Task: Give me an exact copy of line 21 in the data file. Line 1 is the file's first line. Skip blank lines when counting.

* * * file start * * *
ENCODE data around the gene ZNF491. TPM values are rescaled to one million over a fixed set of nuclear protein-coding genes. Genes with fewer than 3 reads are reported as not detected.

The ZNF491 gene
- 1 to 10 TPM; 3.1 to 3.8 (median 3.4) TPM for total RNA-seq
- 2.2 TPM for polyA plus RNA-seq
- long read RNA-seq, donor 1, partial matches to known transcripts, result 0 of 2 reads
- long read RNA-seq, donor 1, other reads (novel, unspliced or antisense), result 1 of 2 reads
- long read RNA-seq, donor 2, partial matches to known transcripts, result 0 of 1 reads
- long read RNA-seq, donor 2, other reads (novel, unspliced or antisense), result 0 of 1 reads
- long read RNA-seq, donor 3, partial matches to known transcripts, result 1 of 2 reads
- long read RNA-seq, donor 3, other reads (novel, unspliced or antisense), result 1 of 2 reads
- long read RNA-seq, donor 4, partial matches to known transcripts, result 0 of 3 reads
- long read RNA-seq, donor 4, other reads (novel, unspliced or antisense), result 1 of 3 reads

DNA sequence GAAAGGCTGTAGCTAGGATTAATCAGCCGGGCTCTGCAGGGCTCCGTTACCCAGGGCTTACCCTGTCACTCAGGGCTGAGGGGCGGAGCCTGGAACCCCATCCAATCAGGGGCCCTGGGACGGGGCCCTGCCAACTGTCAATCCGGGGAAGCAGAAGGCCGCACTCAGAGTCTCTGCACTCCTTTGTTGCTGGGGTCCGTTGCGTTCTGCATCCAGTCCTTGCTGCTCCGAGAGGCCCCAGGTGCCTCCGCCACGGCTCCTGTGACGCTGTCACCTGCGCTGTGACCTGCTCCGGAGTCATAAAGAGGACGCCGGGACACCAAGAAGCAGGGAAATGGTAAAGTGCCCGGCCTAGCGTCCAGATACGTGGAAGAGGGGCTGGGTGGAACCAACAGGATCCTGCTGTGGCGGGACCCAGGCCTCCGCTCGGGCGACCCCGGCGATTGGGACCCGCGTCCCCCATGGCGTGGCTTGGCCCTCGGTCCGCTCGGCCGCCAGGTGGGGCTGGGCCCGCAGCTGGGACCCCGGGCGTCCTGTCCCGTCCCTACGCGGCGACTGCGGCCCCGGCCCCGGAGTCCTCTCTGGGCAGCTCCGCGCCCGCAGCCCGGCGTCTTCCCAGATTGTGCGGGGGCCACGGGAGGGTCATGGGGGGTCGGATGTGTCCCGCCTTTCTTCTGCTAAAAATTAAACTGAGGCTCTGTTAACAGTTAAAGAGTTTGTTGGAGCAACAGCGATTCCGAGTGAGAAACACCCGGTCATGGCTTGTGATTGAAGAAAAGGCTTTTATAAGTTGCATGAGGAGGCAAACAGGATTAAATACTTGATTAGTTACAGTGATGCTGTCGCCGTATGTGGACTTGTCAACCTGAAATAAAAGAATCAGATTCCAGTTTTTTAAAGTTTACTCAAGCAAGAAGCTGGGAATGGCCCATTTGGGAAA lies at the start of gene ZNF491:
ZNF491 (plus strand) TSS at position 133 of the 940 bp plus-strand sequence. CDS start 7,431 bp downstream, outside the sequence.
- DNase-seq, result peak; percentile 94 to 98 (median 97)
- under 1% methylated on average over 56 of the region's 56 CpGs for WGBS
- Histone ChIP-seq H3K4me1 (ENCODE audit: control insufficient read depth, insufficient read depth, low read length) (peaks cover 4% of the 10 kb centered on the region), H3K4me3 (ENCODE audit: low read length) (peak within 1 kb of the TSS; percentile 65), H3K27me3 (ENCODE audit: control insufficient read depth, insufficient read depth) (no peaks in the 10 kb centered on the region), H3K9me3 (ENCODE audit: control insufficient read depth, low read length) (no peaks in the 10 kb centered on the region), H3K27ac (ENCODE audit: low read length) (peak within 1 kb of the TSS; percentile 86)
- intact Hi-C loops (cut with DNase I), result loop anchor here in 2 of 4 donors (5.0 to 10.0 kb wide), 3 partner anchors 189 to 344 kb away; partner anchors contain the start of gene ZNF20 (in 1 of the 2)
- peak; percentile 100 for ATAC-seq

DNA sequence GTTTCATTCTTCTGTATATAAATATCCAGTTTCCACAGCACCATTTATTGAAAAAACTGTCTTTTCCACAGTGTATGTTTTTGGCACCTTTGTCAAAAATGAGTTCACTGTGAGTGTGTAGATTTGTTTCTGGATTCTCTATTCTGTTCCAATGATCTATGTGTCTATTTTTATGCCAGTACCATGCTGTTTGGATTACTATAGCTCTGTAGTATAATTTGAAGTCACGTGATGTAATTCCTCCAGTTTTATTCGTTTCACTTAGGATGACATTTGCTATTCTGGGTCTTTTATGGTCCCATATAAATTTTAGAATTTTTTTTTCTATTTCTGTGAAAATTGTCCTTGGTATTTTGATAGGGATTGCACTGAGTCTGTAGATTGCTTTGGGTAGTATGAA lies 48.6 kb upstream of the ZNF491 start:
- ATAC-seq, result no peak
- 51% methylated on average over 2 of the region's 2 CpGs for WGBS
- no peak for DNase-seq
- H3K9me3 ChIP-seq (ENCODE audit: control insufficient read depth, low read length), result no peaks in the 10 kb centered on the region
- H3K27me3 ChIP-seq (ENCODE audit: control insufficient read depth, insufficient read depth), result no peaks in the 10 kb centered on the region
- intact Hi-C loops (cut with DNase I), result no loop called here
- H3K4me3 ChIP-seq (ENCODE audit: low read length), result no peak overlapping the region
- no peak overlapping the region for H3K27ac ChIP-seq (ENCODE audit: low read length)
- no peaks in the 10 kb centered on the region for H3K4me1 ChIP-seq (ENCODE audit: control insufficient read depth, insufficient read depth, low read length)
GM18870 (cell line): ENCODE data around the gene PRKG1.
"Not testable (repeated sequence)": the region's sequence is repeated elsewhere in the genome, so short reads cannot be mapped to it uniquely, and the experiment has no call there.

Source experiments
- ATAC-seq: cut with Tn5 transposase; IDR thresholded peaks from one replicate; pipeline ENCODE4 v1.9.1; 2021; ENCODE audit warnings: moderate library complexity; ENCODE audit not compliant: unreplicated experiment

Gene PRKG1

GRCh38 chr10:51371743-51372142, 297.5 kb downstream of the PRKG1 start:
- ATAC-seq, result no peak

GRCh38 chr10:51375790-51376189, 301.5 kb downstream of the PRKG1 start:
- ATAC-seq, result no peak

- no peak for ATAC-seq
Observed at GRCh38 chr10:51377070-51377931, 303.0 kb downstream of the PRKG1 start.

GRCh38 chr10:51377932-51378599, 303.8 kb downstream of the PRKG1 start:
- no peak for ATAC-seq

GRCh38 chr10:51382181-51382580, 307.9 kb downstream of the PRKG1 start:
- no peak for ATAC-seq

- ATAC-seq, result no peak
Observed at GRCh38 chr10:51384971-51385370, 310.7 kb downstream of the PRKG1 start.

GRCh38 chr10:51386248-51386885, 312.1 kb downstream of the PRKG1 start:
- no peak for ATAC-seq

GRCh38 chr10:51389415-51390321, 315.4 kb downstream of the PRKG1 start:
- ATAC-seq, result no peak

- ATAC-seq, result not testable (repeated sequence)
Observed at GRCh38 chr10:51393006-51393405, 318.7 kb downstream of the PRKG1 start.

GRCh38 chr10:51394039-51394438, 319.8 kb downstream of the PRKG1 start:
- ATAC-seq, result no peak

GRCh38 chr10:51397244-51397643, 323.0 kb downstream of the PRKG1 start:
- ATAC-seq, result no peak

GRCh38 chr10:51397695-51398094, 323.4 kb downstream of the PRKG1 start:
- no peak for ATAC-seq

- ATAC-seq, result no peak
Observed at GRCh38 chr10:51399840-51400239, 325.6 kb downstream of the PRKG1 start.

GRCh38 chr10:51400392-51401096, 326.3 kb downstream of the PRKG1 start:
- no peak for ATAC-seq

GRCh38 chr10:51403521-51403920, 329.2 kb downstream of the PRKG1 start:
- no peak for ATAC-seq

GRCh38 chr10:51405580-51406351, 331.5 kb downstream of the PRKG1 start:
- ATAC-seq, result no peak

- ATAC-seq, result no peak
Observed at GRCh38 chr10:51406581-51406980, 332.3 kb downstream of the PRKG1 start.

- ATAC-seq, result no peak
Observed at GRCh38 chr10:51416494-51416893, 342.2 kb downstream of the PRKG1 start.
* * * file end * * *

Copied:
- ATAC-seq, result no peak